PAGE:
An amazingly huge helium-filled balloon belonging to the
National Aeronautics and Space Administration (Nasa) is
likely to be launched from Wanaka Airport sometime in March
What Nasa calls its Ultra Long Duration Balloon, which is as
big as a rugby pitch and occupies 0.4 million cubic metres,
is capable of carrying four tonnes of scientific equipment to
the edge of space and holding it there for 100 days.
A contingent from Nasa was in Wanaka yesterday discussing
with airport manager Ralph Fegan the logistics of
test-launching a balloon.
Nasa Columbia scientific balloon facility operations manager
Dwayne Orr told the Otago Daily Times the idea had
been well received by Queenstown Airport Corporation Ltd,
which owns the Wanaka Airport, and his team was working
towards a launch date in March.
A team of 20 Nasa staff would be on site for about six weeks.
The balloon would be launched early in the morning and for
safety reasons the airport would need to be shut down for
about two hours. People on the site would be required to be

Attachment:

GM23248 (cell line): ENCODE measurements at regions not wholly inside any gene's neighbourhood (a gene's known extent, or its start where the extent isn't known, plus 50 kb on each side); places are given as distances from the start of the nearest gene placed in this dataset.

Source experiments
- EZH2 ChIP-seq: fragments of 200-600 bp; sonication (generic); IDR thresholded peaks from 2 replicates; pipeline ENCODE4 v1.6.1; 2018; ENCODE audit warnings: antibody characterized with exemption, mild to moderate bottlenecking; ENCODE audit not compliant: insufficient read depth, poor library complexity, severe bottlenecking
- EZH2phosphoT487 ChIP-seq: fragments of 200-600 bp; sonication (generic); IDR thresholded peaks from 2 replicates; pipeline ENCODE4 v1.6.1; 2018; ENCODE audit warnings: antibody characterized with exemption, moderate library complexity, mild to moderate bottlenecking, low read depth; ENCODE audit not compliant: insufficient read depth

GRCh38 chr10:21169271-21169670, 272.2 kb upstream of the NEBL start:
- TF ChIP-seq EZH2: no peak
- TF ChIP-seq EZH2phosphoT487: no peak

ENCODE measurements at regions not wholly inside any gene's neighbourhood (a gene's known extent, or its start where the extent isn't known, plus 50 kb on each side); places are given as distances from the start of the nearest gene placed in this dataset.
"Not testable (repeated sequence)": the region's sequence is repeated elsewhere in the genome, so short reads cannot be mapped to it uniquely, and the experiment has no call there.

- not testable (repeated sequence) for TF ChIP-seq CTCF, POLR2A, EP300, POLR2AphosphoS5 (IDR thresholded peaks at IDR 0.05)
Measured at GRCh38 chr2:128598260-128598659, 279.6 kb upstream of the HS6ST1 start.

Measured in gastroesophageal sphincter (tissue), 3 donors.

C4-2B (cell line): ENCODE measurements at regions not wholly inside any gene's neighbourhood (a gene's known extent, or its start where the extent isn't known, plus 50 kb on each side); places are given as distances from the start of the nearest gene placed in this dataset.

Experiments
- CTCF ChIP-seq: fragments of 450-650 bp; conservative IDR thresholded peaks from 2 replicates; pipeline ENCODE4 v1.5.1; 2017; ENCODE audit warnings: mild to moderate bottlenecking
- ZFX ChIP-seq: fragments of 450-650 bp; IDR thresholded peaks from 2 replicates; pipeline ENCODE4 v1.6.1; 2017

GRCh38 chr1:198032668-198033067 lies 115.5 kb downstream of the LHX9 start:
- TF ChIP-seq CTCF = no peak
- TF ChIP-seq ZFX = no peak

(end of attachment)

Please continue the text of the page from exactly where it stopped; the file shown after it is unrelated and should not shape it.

Viewing areas were being identified for the public.
''We will have places outside of a 3km circle that will
probably have public viewing places,'' Mr Orr said.
The launch would only be carried out in very low winds.
''We have a high level of confidence in our ability to launch
these balloons in a very safe manner and deal with any
anomalies in the weather,'' he said.
The balloon launches were a very inexpensive way of getting
scientific equipment into space, the cost being around $1
million to $2 million.
''It's a very inexpensive and efficient way to provide
scientists access to the space environment for research.''
Mr Orr said while the test balloon would carry no equipment,
normally it would carry equipment similar to that once
carried by the space shuttle.
Mr Orr said scientific balloons operated to an altitude of
33km, which was above 99.7% of Earth's atmosphere.
This was a ''a great environment'', he said, for studying the
ozone layer, cosmic rays, astrophysics, other planets and the
beginning of the universe.
Similar balloons had been launched from the Antarctic and
Sweden. Mr Orr said the Wanaka area was chosen because of its
''Wanaka gives us that access to a mid-latitude location and
also allows us to launch a balloon and stay out of
politically sensitive areas in the northern hemisphere.''
Mr Orr said the balloon would be controlled initially from
It would then be handed over to operators in Texas and be
directed to circumnavigate the globe several times before
being brought down by parachute somewhere in South America.
Mr Orr said the ''very tentative plan'' was to launch the
test balloon in March and then repeat the process the
following year, and every two years after that.